Affirmed by published opinion, Judge MURNAGHAN wrote the opinion, in which Judge WILLIAMS and Judge MICHAEL joined.


MURNAGHAN, Circuit Judge:

The appellant, James Pass, was denied Supplemental Security Income disability benefits by the Secretary of the Department of

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Health and Human Services, 1 based on a finding that he was capable of fulfilling the requirements of his former job position. On review of the Secretary's final decision, the district court affirmed the denial of benefits. Pass now appeals to this Court, arguing that because the particular job position that he previously held no longer exists, his claim for benefits should not have been denied based upon his ability to perform that work. For the reasons stated below, we affirm.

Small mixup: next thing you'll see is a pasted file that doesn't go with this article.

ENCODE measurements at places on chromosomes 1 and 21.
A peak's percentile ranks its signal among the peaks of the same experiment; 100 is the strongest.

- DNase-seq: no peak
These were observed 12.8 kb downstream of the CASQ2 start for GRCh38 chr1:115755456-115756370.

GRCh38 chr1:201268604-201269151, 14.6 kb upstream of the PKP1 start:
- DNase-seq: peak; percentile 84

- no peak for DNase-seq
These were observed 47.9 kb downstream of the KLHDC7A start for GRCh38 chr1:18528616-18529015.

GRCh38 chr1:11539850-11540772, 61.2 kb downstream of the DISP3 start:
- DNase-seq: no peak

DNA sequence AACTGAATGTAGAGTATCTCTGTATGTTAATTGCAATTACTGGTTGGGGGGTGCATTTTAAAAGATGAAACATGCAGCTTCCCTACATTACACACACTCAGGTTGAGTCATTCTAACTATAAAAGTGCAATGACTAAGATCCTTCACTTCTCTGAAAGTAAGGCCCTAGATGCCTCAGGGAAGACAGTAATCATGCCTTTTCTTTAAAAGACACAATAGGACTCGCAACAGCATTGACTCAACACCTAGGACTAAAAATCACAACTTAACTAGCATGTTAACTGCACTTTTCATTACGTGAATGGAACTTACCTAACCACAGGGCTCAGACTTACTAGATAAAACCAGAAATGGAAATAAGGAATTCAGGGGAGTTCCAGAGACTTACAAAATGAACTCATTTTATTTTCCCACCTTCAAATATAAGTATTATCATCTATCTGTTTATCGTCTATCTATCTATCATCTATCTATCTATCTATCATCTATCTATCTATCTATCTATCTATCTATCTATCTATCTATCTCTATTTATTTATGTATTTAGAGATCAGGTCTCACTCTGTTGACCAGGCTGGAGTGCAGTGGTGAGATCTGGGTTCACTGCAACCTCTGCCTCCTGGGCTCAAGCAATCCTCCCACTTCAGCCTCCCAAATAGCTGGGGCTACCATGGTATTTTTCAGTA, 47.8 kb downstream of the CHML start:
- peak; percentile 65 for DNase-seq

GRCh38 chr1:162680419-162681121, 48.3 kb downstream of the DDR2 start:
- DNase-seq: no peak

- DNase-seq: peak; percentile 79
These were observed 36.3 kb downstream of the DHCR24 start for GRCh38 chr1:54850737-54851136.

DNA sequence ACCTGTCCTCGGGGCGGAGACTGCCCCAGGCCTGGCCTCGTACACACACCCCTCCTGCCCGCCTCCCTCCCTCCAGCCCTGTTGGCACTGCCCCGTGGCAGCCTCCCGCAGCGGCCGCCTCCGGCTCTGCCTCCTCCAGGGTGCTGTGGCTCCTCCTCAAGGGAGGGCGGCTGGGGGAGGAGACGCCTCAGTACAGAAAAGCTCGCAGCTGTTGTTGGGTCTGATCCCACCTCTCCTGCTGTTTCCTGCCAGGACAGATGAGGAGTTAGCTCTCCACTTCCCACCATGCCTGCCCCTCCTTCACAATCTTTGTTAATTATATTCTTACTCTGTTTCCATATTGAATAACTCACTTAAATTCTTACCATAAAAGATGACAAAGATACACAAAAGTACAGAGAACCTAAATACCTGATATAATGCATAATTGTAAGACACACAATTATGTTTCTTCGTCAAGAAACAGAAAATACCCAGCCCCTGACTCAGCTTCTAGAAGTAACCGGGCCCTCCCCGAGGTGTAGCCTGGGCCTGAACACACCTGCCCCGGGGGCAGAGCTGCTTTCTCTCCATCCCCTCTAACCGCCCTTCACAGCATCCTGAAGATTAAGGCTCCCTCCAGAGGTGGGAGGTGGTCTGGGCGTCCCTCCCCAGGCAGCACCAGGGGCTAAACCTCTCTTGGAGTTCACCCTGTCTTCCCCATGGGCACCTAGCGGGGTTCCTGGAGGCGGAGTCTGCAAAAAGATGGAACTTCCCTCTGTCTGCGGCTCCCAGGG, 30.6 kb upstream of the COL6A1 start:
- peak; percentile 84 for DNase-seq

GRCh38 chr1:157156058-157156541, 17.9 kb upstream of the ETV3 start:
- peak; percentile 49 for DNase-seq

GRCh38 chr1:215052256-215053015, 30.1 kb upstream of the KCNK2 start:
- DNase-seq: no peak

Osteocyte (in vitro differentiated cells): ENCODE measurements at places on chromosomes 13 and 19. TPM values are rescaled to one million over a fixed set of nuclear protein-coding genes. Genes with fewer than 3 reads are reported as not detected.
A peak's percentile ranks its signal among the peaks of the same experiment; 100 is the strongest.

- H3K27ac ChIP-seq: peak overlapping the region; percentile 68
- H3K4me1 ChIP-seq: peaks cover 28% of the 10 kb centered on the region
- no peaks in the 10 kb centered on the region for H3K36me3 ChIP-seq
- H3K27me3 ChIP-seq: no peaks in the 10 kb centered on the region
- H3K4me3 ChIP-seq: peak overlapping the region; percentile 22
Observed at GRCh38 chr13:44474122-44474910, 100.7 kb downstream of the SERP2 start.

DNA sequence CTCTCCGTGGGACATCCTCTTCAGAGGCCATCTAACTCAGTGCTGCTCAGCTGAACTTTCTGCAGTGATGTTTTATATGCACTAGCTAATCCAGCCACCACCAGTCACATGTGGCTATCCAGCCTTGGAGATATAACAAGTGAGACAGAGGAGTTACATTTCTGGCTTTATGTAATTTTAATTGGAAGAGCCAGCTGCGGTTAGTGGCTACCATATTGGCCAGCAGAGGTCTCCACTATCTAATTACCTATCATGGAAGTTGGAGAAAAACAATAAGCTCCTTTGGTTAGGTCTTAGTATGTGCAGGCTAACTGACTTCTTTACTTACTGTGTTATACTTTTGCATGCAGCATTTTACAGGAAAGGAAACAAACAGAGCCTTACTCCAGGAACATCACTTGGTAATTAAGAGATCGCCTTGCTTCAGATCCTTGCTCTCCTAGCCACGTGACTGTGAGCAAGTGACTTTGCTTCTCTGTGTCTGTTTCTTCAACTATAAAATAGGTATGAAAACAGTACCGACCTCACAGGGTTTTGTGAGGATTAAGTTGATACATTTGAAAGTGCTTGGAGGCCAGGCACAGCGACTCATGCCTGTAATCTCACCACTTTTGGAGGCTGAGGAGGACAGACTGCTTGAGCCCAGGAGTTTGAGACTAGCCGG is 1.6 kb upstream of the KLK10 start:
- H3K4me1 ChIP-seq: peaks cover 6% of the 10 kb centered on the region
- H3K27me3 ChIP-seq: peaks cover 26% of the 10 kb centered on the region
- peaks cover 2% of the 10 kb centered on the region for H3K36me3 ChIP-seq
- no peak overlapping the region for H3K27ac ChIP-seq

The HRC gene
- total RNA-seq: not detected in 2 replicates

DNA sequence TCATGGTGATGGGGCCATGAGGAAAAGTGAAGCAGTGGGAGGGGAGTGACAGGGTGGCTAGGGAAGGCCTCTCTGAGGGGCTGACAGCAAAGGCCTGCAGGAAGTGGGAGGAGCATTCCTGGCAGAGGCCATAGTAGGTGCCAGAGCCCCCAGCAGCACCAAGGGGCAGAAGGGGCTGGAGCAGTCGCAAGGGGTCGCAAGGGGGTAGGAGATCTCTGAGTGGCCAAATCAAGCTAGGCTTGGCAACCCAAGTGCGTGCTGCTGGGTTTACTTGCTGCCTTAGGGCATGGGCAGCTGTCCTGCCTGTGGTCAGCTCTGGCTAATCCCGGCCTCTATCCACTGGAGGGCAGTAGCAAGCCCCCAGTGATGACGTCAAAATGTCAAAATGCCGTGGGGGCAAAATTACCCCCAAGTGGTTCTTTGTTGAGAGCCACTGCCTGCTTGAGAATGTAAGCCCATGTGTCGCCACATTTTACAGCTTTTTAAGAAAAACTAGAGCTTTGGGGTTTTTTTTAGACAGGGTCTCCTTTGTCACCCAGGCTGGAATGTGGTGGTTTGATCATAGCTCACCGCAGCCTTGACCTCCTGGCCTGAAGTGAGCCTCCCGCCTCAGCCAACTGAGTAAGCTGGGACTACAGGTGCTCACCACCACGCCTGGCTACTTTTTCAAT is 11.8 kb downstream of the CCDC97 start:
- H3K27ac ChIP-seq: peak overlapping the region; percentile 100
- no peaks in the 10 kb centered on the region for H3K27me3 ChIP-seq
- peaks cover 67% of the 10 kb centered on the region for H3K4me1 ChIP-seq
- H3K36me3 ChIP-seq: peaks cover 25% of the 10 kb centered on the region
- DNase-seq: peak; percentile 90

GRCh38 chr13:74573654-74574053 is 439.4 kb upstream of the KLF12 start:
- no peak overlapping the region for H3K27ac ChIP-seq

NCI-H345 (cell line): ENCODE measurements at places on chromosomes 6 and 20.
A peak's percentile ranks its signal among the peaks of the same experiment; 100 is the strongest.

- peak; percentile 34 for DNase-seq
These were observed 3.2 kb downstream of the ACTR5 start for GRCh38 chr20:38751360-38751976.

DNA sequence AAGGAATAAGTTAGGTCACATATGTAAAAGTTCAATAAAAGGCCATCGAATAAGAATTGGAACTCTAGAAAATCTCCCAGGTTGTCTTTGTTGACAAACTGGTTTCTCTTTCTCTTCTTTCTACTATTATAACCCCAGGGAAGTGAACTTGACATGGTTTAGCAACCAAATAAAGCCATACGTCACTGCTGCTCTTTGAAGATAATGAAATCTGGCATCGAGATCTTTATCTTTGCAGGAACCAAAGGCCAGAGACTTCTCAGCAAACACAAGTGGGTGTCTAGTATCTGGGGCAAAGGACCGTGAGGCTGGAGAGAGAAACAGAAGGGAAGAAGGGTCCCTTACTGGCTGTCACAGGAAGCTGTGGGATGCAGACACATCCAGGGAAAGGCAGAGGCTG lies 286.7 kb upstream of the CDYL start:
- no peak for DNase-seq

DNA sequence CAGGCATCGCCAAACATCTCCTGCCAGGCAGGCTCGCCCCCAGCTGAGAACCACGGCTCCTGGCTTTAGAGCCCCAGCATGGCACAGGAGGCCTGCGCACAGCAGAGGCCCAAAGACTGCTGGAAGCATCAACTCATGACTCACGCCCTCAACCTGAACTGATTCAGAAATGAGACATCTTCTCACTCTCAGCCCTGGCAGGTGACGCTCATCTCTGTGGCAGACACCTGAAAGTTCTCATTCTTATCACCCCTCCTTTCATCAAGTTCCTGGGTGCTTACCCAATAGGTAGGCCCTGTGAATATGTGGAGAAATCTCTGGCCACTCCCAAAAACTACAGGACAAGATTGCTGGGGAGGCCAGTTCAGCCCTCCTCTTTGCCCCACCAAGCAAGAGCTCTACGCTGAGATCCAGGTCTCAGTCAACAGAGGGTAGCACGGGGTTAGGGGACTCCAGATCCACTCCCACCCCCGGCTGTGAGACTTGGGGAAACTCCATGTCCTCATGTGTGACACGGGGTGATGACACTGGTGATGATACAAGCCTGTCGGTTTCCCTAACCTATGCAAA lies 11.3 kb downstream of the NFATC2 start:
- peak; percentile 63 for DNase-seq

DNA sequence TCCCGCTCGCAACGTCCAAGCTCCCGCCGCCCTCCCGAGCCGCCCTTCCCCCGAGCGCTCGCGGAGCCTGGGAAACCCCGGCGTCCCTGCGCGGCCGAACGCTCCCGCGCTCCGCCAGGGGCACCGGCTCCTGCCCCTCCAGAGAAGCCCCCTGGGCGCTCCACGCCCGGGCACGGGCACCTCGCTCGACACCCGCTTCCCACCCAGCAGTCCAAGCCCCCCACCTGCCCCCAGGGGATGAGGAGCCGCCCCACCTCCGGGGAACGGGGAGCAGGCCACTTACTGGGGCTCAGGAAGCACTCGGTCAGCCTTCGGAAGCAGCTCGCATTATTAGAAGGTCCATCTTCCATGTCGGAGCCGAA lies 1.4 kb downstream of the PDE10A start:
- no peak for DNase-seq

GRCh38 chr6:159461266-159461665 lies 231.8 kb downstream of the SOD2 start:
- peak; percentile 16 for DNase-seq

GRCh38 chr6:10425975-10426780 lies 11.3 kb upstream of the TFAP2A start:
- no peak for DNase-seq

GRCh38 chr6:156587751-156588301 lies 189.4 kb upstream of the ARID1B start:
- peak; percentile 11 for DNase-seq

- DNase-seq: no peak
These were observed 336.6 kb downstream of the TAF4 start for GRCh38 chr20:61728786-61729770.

Pass applied for Supplemental Security Income on January 2, 1991, stating on his application that he had been unable to work since June 10, 1990 due to high blood pressure, heart trouble, an ulcerated stomach, and arthritis. The Social Security Administration denied Pass's application both initially and on reconsideration. Pass requested a hearing, which was held before an Administrative Law Judge ("ALJ") on January 28, 1992. The ALJ denied benefits to Pass on the basis that his impairments did not prevent him from performing the work in which he had engaged prior to June 1990.